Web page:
to @addresses
       Sets the To: header in the email

   from $address
       Sets the From: header in the email

   reply_to $address
       Sets the Reply-To: header in the email

   cc @addresses
       Sets the Cc: header in the email

   bcc @addresses
       Sets the Bcc: header in the email

   subject $text
       Sets the Subject: header in the email

   text_body $body [, $attribute => $value, ... ]
       Sets the text body of the email. Appropriate headers are set for you.  You may override
       MIME attributes as needed. See the "attributes" parameter to "create" in Email::MIME for
       the headers you can set.

       If $body is undefined, this method will do nothing.

       Prior to Email::Stuffer version 0.015 text body was marked as flowed, which broke all pre-
       formated body text.  Empty space at the beggining of the line was dropped and every new
       line character could be changed to one space (and vice versa).  Version 0.015 (and later)
       does not set flowed format automatically anymore and so text body is really plain text.
       If you want to use old behavior of "advanced" flowed formatting, set flowed format
       manually by: "text_body($body, format => 'flowed')".

   html_body $body [, $header => $value, ... ]
       Sets the HTML body of the email. Appropriate headers are set for you.  You may override
       MIME attributes as needed. See the "attributes" parameter to "create" in Email::MIME for
       the headers you can set.

       If $body is undefined, this method will do nothing.

   attach $contents [, $attribute => $value, ... ]
       Adds an attachment to the email. The first argument is the file contents followed by (as
       for text_body and html_body) the list of headers to use.  Email::Stuffer will try to guess
       the headers correctly, but you may wish to provide them anyway to be sure. Encoding is
       Base64 by default. See the "attributes" parameter to "create" in Email::MIME for the
       headers you can set.

   attach_file $file [, $attribuet => $value, ... ]
       Attachs a file that already exists on the filesystem to the email.  "attach_file" will
       attempt to auto-detect the MIME type, and use the file's current name when attaching. See
       the "attributes" parameter to "create" in Email::MIME for the headers you can set.

         $stuffer->transport( $moniker, @options )


         $stuffer->transport( $transport_obj )

       The "transport" method specifies the Email::Sender transport that you want to use to send
       the email, and any options that need to be used to instantiate the transport.  $moniker is
       used as the transport name; if it starts with an equals sign ("=") then the text after the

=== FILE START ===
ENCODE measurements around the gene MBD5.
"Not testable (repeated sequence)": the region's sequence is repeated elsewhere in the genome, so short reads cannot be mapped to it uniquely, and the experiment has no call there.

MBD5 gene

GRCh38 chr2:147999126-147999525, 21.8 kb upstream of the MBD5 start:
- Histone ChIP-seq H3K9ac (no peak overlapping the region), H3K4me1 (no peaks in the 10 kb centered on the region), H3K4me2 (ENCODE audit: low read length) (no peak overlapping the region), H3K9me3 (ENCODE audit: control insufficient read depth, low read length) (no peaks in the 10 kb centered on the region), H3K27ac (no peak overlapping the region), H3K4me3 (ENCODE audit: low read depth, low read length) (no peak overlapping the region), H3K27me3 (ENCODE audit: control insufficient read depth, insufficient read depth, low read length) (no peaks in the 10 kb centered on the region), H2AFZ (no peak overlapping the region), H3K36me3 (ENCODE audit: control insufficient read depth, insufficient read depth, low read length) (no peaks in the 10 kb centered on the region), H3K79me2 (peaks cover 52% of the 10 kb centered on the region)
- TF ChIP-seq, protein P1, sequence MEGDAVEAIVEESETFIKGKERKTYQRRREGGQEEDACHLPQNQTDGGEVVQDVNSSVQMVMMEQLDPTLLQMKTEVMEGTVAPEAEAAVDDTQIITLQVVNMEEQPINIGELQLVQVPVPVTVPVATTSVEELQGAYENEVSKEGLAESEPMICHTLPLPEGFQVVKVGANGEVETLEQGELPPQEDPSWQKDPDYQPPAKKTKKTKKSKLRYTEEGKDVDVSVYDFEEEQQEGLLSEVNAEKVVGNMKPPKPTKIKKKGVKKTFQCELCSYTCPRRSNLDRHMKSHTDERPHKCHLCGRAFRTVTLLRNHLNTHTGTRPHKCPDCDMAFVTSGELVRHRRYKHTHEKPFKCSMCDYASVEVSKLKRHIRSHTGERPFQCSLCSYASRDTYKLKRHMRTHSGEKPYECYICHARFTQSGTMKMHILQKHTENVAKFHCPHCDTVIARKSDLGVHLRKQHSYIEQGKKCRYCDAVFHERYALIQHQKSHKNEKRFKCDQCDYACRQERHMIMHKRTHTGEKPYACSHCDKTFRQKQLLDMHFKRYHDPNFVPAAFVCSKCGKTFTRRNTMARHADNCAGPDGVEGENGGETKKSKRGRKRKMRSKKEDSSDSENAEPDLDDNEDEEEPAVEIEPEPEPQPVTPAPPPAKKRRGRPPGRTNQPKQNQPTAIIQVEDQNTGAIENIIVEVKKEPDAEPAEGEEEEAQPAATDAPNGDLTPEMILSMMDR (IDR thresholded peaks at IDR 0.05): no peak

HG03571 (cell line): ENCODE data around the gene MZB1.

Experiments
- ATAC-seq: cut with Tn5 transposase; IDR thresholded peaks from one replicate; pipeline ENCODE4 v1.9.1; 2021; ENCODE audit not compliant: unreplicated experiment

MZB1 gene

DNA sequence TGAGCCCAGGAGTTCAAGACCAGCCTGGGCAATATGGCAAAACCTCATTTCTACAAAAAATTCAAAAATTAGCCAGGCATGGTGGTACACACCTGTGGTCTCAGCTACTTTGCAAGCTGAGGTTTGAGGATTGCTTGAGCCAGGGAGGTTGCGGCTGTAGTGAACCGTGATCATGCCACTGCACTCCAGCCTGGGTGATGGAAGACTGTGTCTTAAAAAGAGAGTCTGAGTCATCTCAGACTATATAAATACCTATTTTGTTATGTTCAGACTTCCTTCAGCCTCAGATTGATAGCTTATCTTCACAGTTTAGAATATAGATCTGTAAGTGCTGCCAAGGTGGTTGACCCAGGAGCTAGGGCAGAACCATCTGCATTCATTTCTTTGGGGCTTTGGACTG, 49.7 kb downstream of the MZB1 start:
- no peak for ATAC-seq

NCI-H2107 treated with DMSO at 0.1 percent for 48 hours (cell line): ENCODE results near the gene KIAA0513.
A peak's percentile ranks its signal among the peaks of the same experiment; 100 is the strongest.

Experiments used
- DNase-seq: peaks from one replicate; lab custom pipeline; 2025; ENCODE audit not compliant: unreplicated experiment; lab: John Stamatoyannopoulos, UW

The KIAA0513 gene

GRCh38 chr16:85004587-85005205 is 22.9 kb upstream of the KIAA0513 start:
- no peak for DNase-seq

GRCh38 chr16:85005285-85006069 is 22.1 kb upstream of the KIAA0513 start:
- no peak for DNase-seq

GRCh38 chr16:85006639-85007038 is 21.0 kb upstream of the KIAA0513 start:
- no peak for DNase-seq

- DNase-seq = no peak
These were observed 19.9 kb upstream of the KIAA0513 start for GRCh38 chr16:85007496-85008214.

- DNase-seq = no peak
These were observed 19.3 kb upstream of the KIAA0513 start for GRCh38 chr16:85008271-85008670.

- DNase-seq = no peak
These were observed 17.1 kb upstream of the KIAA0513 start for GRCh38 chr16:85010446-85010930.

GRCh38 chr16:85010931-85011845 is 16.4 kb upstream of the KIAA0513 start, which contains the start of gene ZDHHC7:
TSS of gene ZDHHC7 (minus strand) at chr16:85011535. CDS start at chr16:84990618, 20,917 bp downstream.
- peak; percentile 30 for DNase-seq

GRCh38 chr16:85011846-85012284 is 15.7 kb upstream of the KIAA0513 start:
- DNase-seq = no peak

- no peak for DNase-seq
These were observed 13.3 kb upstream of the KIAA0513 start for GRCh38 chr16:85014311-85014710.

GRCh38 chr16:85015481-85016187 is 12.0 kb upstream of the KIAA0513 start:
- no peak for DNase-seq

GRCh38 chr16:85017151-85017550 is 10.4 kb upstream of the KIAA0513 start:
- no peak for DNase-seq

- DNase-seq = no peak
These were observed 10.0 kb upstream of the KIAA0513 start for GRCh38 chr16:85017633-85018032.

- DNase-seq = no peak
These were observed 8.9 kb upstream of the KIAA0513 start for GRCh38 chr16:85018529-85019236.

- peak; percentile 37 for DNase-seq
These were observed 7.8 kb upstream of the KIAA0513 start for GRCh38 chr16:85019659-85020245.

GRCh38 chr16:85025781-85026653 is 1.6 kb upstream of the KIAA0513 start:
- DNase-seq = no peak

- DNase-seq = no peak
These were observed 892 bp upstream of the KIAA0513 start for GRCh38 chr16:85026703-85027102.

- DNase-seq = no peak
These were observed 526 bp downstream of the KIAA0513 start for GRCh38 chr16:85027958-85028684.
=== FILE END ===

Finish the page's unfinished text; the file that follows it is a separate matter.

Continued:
sign is used as the class.  Otherwise, the text is prepended by

       Alternatively, you can pass a complete transport object (which must be an
       Email::Sender::Transport object) and it will be used as is.

       Creates and returns the full Email::MIME object for the email.

       Returns the string form of the email. Identical to (and uses behind the scenes)

       Sends the email via Email::Sender::Simple.

       On failure, returns false.

       Sends the email via Email::Sender::Simple.

       On failure, throws an exception.


       Here is another example (maybe plural later) of how you can use Email::Stuffer's brevity
       to your advantage.

   Custom Alerts
         package SMS::Alert;
         use base 'Email::Stuffer';

         sub new {
                  # Of course, we could have pulled these from
                  # $MyConfig->{support_tech} or something similar.
                  ->transport('SMTP', { host => '' });

         package My::Code;

         unless ( $Server->restart ) {
                 # Notify the admin on call that a server went down and failed
                 # to restart.
                 SMS::Alert->subject("Server $Server failed to restart cleanly")


       ·   Fix a number of bugs still likely to exist

       ·   Write more tests.

       ·   Add any additional small bit of automation that isn't too expensive


       Email::MIME, Email::Sender, <>


       ·   Adam Kennedy <>

       ·   Ricardo SIGNES <>


       ·   Aaron W. Swenson <>

       ·   adam <adam@88f4d9cd-8a04-0410-9d60-8f63309c3137>

       · <>

       · <>

       ·   Aristotle Pagaltzis <>

       ·   Arthur Axel 'fREW' Schmidt <>

       ·   Chase Whitener <>

       ·   CosmicNet <>

       ·   Dan Book <>

       ·   John Napiorkowski <>

       ·   Josh Stompro <>

       ·   Kevin Tew <>

       ·   Kieren Diment <kd@fenchurch.local>

       ·   Kris Matthews <>

       ·   Kris Matthews <>

       ·   Lee Johnson <>

       ·   Manni Heumann <>

       ·   Pali <>

       ·   Ross Attrill <>

       ·   Shawn Sorichetti <>

       ·   tokuhirom <>


       This software is copyright (c) 2004 by Adam Kennedy and Ricardo SIGNES.

       This is free software; you can redistribute it and/or modify it under the same terms as
       the Perl 5 programming language system itself.